From Slaves to Princes : The role of NGOs in the construction of race and ethnicity in Salvador, Brazil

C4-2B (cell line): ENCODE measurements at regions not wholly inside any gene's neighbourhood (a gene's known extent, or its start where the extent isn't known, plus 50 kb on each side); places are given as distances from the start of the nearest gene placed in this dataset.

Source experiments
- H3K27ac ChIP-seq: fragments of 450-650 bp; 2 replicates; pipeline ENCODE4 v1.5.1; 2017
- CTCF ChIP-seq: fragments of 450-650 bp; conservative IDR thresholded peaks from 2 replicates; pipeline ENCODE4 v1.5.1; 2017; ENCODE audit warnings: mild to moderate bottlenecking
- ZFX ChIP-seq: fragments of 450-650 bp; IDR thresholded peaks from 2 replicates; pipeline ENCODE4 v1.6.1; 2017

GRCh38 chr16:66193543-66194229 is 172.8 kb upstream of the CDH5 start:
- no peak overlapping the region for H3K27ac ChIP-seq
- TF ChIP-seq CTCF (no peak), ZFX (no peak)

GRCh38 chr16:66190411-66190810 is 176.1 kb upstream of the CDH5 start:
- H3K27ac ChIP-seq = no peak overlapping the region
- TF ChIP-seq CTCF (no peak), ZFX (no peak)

Abstract: Global forms and changes affect all spheres of human life-worlds; not least how we interpret and create systems of meaning in our respective habitats. A merging of global and local reflections and actions often causes ideological transformations and discursive shifts. Issues of race and the plight of the Afro-Brazilian population, for example, have come to the forefront of public debate in Brazil during the last decade. One of the main architects behind this discursive shift is the Afro-Brazilian movement, which by and large is comprised of numerous so-called NGOs. The Afro-Brazilian movement writ large, is greatly affected by the transnational flow of financial resources, information and people emanating from Western donors and the transnational Afro-Diaspora network. Ideologies of race and ethnicity are re-contextualized, replacing the previous focus on class in Brazil, and thus creating new frameworks of interpretation at national and local levels. This dissertation is focused on three NGOs in the city of Salvador, each situated on a different socio-economic level within the Afro-Brazilian movement. It is argued that the articulation of Afro-Brazilian identity and authenticity is very much in the ascendant, spurred by the dynamic interaction among organizations within the Afro-Brazilian movement on the one hand and by the relationships these movement organizations develop with external actors - state agencies, donors and foreign activists - on the other. Of particular interest is how each of the organizations is affected by and reacts to questions related to class, gender, location, donors’ expectations, leaders’ ambitions and interventions by foreign activists.
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